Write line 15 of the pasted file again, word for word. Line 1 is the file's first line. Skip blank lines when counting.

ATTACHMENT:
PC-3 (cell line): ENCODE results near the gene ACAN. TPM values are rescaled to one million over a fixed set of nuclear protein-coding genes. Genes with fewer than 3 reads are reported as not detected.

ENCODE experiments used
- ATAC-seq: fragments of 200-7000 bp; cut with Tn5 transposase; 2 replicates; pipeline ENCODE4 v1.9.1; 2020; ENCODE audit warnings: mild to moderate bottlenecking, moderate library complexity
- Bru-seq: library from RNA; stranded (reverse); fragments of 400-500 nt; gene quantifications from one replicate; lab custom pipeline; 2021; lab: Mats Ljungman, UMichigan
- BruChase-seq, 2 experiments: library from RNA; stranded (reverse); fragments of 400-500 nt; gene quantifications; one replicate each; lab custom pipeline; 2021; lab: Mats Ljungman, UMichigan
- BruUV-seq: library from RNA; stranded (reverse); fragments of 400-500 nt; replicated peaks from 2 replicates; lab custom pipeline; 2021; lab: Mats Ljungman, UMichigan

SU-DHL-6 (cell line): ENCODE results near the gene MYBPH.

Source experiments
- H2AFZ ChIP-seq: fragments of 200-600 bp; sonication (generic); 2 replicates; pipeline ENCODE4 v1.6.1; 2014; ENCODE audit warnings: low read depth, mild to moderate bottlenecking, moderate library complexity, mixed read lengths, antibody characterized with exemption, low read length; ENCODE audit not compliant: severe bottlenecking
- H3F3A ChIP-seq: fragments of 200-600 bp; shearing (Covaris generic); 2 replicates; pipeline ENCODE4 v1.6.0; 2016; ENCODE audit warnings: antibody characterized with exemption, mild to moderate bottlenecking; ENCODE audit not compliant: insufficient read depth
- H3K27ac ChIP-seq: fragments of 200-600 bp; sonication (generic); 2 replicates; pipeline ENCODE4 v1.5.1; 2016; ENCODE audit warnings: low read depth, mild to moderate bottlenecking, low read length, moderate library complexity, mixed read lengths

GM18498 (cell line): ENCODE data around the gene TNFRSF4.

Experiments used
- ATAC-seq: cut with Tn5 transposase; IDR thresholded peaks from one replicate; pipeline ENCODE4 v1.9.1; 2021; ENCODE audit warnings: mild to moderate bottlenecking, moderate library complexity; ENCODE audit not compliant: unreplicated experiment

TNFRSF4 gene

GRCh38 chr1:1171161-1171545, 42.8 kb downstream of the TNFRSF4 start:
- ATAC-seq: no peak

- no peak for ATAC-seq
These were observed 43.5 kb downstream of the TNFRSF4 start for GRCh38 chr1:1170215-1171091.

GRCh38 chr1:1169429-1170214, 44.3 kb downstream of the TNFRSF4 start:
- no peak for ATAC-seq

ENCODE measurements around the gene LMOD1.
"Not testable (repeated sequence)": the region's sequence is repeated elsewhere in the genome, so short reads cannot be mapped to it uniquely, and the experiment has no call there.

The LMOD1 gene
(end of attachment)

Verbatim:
TNFRSF4 gene